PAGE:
Breast Cancer Cure From The Sea

The US Food and Drug Administration (FDA) has finally approved a drug that offers great hope to breast cancer patients worldwide. The drug was synthesized by Harvard University’s Yoshito Kishi from Halichondrin B, an anti breast cancer compound found in sea sponges.

FDA has approved Halaven for use against breast cancer

The US Food and Drug Administration has approved a drug that may prove essential for breast cancer treatment. According to reports appearing in the authoritative Nature, the highly complex breast cancer drug known as Halaven (eribulin mesylate) is a culmination of a marathon research that began 25 years ago. The drug was synthesized and isolated from several possible isomers of eribulin by the famous Harvard University Organic Chemist Yoshito Kishi together with his team.

Halaven is closely related to Halichondrin B, found in sea sponges

The drug is closely related to halichondrin B, a compound found in Sea sponges, scientifically known as Halichondria okadai. Halichondrin B was found to be an effective tumor fighting agent way back in 1986. Its concentration in the sea sponge wasn’t enough to enable commercial production for use in chemotherapy, prompting researchers to try and synthesize synthetic alternatives. For example a ton of Sea sponges could only produce 300mg of Halichondrin B.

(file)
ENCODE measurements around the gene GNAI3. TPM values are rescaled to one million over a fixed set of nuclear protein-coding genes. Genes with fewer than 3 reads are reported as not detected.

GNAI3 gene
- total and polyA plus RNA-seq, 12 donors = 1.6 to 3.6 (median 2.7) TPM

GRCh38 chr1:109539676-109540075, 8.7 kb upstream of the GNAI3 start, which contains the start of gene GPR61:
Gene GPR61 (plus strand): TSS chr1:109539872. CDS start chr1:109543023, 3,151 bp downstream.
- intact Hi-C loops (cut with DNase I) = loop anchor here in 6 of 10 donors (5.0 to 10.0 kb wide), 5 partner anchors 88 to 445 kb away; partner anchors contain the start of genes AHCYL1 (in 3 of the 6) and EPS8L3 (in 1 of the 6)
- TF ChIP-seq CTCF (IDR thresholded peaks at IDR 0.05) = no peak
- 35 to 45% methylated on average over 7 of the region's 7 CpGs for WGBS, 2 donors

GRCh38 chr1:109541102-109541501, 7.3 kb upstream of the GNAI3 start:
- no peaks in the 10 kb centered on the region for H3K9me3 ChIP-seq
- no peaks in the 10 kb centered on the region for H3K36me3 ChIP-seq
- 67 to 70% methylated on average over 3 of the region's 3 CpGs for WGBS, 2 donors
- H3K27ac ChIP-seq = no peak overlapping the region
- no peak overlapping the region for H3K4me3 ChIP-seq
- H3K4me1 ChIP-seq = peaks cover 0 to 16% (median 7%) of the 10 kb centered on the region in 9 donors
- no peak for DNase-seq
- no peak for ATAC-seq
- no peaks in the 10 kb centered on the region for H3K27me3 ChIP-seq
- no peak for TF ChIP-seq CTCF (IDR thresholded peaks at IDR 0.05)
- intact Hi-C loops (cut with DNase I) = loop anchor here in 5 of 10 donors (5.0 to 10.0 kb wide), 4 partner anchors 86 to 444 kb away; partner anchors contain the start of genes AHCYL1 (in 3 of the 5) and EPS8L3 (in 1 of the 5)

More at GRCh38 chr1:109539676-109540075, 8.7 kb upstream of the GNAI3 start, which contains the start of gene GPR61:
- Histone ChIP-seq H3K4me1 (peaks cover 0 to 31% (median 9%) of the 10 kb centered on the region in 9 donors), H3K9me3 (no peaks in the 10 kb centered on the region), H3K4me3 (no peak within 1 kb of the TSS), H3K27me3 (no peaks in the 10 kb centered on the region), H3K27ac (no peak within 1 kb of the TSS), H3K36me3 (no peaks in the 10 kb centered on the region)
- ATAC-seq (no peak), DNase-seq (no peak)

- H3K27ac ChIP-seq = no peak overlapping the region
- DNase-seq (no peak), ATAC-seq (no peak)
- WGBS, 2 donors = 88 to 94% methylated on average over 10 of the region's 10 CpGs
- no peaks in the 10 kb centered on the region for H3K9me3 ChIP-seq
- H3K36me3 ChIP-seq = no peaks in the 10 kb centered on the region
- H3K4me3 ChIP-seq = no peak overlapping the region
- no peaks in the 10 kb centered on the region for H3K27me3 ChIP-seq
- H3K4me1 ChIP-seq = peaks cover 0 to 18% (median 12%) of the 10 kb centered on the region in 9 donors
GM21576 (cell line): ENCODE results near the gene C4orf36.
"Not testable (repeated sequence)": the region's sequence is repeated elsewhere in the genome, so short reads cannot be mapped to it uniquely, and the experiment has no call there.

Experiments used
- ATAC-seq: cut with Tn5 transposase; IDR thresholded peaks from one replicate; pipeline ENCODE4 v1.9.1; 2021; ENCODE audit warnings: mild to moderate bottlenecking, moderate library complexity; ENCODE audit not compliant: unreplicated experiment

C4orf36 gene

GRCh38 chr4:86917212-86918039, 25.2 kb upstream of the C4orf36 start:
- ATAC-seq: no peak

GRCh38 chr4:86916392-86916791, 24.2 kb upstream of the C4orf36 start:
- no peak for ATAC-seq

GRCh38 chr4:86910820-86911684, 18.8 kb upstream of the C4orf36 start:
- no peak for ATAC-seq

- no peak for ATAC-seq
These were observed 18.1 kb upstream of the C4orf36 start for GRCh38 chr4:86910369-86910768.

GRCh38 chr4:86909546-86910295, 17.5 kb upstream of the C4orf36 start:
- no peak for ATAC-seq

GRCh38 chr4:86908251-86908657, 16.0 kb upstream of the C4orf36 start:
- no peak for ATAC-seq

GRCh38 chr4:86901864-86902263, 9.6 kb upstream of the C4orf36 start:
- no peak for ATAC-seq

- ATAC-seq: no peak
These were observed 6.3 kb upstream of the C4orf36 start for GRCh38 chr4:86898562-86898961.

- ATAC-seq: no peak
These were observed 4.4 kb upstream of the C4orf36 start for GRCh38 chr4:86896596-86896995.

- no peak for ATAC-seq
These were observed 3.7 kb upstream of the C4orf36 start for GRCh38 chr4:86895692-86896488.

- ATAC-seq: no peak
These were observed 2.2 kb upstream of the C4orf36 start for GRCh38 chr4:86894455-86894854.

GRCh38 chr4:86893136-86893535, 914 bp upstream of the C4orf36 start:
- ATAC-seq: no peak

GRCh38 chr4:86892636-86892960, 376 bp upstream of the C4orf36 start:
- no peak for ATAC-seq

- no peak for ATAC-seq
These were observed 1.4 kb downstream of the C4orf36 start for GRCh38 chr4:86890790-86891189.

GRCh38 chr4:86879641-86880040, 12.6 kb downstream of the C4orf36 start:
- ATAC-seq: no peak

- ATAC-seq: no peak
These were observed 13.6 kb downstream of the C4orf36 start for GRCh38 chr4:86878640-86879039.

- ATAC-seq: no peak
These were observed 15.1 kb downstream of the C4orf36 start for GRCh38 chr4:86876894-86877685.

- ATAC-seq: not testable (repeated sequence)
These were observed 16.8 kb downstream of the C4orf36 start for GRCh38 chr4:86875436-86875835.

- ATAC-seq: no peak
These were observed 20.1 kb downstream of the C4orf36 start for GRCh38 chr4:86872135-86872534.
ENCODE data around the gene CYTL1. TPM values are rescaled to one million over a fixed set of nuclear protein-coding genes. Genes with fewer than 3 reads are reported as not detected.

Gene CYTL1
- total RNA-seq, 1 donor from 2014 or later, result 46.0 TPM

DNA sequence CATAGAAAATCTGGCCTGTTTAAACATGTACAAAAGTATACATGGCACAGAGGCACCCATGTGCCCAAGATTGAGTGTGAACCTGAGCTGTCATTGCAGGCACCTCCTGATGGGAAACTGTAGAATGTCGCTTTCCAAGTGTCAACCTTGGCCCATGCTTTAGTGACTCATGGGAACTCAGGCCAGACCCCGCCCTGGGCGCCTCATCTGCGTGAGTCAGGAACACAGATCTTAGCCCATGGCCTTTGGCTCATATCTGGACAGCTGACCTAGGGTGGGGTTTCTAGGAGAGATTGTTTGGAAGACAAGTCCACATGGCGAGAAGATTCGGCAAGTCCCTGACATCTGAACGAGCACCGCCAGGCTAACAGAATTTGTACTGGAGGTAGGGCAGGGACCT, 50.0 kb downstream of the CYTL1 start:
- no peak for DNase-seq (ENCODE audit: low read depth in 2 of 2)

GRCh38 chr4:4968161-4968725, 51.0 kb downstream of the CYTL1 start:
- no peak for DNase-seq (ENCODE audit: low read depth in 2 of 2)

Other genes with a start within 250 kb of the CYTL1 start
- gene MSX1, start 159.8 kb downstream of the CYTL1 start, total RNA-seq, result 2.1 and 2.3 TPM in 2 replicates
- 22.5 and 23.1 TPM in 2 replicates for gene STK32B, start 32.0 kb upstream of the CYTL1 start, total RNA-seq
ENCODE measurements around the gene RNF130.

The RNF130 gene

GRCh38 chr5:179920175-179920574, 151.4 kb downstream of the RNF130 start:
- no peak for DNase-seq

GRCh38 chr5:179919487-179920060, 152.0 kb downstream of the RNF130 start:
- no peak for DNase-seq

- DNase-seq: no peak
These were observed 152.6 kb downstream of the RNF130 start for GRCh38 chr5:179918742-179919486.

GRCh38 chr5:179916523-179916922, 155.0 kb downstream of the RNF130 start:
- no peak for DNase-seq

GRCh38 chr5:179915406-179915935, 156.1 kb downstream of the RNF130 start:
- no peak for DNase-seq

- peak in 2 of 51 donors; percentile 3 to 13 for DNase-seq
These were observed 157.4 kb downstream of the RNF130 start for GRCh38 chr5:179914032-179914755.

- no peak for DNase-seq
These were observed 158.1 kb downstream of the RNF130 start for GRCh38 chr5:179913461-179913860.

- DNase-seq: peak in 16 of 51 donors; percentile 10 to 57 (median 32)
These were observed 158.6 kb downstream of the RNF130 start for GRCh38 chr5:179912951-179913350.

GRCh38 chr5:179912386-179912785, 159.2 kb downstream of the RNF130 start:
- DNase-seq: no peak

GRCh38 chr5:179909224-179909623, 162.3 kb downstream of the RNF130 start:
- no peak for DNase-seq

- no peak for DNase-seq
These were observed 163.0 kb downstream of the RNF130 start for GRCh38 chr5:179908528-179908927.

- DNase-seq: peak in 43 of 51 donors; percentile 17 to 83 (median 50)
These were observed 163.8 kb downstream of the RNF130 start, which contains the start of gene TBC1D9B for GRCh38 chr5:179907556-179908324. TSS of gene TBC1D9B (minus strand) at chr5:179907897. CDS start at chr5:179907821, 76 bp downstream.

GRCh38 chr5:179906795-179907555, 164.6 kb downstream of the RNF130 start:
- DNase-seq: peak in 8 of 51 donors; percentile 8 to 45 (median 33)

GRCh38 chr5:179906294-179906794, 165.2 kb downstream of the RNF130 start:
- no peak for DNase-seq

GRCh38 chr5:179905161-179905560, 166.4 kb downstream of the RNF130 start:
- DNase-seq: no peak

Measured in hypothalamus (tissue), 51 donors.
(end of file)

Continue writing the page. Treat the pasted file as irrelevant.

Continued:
Halichondrin B was found to be potent against breast cancer

Halichondrin B kicked off a marathon research into synthesis of various synthetic alternatives that could mimic its potency against breast cancer and other cancers so as to enable mass production and this is what finally became a success after nearly a quarter century of trying and trying again.

Side effects of Halaven

Despite Halaven’s importance in treatment of metastatic cancer, the drug has several side effects that may prove a little overwhelming. A decrease in white blood cell count, numbness, peripheral neuropathy, irregular heart beat, and possible harm to unborn babies are some of the dangerous side effects identified by the FDA.

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